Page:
jobs-discuss

Job hunting, interview process and anything related to the experience of a job writing the Clojure language.
arnaud_bos 2019-06-07T13:34:49.002Z

Why would companies happily hire freelance contractors but not "hire me" through my company employer? I fail to see the difference between hiring a freelance contractor and paying for a consultant... Can anyone shed some light?

Conor 2019-06-07T13:36:05.002600Z

I imagine the answers you get will vary by where you're talking about

Conor 2019-06-07T13:36:16.003100Z

Here in the UK most contractors work through a limited company

orestis 2019-06-07T13:36:58.004200Z

Consultants are more expensive because the company has to add a profit margin?

orestis 2019-06-07T13:37:09.004600Z

Perhaps not the case universally though.

Ivan 2019-06-07T13:43:42.005200Z

I don't even know what "hire through a company" really means

Ivan 2019-06-07T13:45:03.006Z

I guess it has to do with each country's laws, what the binding contract is and what the obligations of the company towards the worker/individual are

domkm 2019-06-07T14:04:30.009700Z

The company I am currently working with has a procurement policy that requires corp-to-corp to go through a 3-5 month process. This is probably unusual but, in some cases, it's not feasible companies them to hire individual consultants due to process requirements or time requirements.

arnaud_bos 2019-06-07T14:04:34.010Z

It means that I work for a company which does consulting and another company, which we'd call a client, would pay my company to get me (or someone else for that matter) to work for them. Basic consulting I guess, but I may be using the wrong words. In the end it's probably a mix of your three answers I suppose. I've had a few contact, usually through LinkedIn, asking if I were available for Clojure contract work, but I'm not a freelance and it's where the discussion ends.

domkm 2019-06-07T14:06:09.010100Z

But, aside from this case, I haven't experienced this issue. Typically I've seen a preference for corp-to-corp instead of 1099 because it's less paperwork for the client.

arnaud_bos 2019-06-07T14:06:11.010300Z

So more or less related to flexibility ?

arnaud_bos 2019-06-07T14:07:36.010500Z

Hum, ok. I don't have much experience but it happened 3 or 4 times in the last year that I could get further on an opportunity basically because they didn't want to do "corp-to-corp" and would rather have an individual.

gklijs 2019-06-07T14:08:05.010800Z

I noticed the same. I thought it was because freelancers might do it cheaper.

1☝️
domkm 2019-06-07T14:08:51.011Z

I should also note that my experience is almost entirely with US companies and doesn't necessarily apply in other jurisdictions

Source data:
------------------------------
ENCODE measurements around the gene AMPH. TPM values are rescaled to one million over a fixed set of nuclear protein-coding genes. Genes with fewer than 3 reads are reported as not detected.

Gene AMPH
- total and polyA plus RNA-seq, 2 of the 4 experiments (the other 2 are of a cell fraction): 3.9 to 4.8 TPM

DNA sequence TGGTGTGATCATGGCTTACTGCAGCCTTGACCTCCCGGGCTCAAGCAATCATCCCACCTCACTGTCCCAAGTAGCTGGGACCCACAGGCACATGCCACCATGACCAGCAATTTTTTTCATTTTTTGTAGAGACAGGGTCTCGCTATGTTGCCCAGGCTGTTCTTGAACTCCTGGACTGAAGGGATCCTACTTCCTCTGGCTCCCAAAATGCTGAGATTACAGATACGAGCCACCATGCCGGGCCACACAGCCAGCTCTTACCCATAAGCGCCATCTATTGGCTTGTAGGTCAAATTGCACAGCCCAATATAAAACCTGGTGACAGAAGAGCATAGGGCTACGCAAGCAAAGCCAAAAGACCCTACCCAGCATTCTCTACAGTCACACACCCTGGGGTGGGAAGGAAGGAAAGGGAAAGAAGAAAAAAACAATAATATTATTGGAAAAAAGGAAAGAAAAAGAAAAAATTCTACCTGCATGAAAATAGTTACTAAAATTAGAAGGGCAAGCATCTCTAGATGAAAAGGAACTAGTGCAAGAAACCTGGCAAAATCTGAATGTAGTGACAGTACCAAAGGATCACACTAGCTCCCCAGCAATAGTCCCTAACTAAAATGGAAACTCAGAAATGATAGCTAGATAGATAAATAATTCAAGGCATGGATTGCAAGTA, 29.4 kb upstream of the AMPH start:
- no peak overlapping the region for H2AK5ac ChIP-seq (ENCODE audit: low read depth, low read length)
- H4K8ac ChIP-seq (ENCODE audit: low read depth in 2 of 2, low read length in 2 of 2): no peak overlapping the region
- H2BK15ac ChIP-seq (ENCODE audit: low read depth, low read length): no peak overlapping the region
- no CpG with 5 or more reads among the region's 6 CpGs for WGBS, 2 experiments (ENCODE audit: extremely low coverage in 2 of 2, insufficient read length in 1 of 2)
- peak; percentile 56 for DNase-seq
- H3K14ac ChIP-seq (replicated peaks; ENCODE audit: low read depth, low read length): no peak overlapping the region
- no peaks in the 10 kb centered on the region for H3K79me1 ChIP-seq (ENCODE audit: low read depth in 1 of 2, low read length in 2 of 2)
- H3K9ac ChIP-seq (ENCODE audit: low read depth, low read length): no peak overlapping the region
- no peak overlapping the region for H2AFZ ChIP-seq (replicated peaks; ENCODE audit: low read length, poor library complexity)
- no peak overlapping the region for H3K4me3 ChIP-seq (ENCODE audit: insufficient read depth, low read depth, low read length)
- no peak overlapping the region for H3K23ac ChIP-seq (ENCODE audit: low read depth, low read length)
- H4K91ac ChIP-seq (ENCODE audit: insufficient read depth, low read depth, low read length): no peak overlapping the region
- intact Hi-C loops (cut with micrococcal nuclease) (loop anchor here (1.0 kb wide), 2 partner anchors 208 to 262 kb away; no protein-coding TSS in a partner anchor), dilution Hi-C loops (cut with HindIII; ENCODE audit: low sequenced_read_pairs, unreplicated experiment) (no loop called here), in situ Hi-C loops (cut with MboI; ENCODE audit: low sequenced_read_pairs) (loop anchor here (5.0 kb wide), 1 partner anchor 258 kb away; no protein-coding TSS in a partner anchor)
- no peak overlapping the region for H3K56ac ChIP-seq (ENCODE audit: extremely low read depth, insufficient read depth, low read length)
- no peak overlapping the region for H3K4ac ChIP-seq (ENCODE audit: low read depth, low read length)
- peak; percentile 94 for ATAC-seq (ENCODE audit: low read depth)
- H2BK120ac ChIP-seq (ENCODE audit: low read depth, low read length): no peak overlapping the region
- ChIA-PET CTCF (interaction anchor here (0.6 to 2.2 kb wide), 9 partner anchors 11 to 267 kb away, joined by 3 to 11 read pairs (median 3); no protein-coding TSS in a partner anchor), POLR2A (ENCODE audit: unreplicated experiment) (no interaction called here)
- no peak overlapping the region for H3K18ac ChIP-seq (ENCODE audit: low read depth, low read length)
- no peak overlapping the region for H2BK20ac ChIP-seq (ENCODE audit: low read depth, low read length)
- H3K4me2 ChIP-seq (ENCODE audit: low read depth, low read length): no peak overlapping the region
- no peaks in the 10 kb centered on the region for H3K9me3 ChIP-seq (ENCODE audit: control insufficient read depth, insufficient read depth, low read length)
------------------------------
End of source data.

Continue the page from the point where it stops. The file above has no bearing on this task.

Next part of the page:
arnaud_bos 2019-06-07T14:09:22.011200Z

I don't know where they get their freelancers from, but the ones I know around here aren't cheaper at all. Maybe they should ask for the price before ^^

gklijs 2019-06-07T14:10:07.011500Z

Mine is for Europe, or the Netherlands in particular.

arnaud_bos 2019-06-07T14:10:16.011700Z

France here 👋

Ivan 2019-06-07T15:23:27.014900Z

So, in both cases you'll be a contractor. Correct me if I'm wrong, in most places freelance means sole trader, ie a single person company. I don't see much difference whether the contract will be between the client and the sole trader company, or the client and the consulting company. From a legal perspective it's a contract between two companies. Business-wise, it feels like the consulting company may ask for higher rates.

kardan 2019-06-07T15:28:06.017400Z

I guess a consulting company would have more potential to switch consultants if it’s not a good fit or if there is sickness or the like

kardan 2019-06-07T15:28:29.017800Z

E.g. you pay not not have some headache

Ivan 2019-06-07T15:28:59.018100Z

and probably the people will have broader skills

alexlynham 2019-06-07T15:33:32.019Z

in the UK if you’re a sole trader (as yourself) you have different rights, obligations and tax responsibilities

alexlynham 2019-06-07T15:33:51.019500Z

if you make a company and work through that as the only employee the rules are different

arnaud_bos 2019-06-07T15:57:41.022800Z

On the top of my head I remember at least one time it was a company based in the UK, another time in France, the others I don't remember. It didn't occur to me that a contract with a consulting company would be more constraining than with a single person. In terms of "rights", etc, I would have thought the contrary. But it varies by country of course.